In a very real sense, Bruner believed that the way we see the world is shaped by our culture’s symbols. Not surprisingly, when Bruner first encountered the groundbreaking work of Russian psychologist Lev Vygotsky, he was entranced (Bruner 1973). Vygotsky had explored the role of cultural context in human development in the 1920s and written his seminal work, Thought and Language, in 1932, working with A. R. Luria and others to create a new approach to psychology. But in Stalinist Russia, these works were immediately suppressed. For twenty years after his death in 1934, it was forbidden to discuss or reprint Vygotsky’s writing, and his work could be read only in a single central library in Moscow by special permission of the secret police (Dolya and Palmer 2005). After Stalin’s death, the works were circulated to the West, and Jerome Bruner wrote the introduction to the English translation of Thought and Language in 1962. This and another work of Vygotsky’s, Mind in Society (1978) had a substantial influence in the fields of both psychology and education (Cole 2009).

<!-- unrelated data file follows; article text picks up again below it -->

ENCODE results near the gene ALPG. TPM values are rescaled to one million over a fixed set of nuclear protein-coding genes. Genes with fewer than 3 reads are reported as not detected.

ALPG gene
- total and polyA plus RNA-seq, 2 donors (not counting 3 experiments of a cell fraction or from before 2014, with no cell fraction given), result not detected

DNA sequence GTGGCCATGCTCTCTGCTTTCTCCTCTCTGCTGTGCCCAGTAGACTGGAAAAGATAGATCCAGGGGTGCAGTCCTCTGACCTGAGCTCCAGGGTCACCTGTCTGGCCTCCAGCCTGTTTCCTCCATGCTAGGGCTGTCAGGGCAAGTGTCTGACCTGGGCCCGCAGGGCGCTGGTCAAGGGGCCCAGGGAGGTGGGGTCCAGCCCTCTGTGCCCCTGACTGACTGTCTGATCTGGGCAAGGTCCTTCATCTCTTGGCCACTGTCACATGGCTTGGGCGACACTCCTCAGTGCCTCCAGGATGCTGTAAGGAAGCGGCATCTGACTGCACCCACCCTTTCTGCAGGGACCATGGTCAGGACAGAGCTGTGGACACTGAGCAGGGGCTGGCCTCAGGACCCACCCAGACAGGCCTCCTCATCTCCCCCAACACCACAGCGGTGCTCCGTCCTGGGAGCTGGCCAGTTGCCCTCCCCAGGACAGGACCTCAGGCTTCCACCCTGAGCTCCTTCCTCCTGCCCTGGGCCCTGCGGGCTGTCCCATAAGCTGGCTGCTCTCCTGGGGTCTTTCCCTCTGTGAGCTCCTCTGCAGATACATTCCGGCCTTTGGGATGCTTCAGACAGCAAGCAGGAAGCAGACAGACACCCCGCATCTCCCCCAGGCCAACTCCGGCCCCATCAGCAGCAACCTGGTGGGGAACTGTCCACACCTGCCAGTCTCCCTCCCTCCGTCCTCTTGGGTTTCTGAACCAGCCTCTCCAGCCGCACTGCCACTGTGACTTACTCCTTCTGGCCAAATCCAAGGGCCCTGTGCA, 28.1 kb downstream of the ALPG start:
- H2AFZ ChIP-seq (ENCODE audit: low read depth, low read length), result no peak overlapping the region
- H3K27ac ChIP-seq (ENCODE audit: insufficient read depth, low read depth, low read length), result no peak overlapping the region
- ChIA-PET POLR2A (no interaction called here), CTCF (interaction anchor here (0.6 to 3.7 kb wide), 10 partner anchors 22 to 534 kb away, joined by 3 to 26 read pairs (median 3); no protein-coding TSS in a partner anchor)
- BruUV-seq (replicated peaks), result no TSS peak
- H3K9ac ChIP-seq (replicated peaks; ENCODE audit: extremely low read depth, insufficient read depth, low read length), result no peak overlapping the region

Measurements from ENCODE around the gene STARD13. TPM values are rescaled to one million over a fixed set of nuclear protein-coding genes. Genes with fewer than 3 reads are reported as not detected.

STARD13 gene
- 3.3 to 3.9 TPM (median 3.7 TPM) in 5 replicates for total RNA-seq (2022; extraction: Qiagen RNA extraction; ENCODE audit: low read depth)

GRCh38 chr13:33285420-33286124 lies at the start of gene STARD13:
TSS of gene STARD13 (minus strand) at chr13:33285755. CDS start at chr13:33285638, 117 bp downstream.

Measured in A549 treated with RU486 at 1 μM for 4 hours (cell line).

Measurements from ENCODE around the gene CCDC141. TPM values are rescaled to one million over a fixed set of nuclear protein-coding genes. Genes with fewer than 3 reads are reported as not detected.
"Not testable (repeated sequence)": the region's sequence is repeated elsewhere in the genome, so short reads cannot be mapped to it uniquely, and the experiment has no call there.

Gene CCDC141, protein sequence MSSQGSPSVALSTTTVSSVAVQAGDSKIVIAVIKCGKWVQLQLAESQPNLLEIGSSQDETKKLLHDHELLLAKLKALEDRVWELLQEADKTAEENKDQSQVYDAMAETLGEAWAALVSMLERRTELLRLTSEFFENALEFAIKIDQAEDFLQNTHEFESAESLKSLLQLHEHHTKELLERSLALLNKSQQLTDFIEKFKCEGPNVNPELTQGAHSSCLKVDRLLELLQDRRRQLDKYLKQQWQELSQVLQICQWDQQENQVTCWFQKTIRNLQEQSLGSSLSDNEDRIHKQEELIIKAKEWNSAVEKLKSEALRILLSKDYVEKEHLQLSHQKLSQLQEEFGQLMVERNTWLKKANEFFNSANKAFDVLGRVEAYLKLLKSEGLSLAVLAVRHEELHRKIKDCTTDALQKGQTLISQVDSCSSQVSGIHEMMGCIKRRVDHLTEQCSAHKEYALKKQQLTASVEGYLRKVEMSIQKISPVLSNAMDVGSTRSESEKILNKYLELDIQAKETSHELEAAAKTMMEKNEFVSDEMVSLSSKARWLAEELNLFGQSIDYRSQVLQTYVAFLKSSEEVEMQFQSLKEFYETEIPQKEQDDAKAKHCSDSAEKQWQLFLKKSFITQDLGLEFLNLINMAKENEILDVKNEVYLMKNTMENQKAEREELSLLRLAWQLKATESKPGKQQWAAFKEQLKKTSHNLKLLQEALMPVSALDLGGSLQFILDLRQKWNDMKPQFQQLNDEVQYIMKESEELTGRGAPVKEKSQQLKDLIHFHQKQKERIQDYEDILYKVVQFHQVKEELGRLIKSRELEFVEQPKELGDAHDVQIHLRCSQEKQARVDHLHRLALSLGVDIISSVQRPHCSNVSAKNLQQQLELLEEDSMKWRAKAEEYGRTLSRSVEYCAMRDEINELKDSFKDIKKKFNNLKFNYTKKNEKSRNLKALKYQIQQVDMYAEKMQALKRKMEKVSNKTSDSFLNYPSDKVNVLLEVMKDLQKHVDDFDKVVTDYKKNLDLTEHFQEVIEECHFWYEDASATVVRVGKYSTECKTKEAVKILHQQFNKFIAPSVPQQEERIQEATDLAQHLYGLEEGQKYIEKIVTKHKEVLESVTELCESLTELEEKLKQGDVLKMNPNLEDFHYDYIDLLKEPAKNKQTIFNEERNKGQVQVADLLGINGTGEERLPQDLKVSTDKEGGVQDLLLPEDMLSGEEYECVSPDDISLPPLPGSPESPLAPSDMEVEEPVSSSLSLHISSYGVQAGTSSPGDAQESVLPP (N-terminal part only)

Bruner, is very important in terms of media education. Because he has introduced cognitive learning to the world of education. It is not enough to learn competencies and skills to improve media literacy. People get a lot personal, community- social and cultural benefit from making sensible choices about information, using self-expression and using digital tools to join online share our interest and concerns around the world. I learned many thing from Bruner. During my university years I learned his structural, discovery learning model. This model involves students using their brains in a conscious way by exploring. This model is directly related to media literacy. We want people to be conscious and critical thinkers when exposed to the media. While they watching or reading to the media we want to they ask some questions to their media tools or context. Besides we want they create a new product about media or real life. These are learning by experienced and learning by live. I was impressed and in my media literacy class, I tried the discover by learning of my students.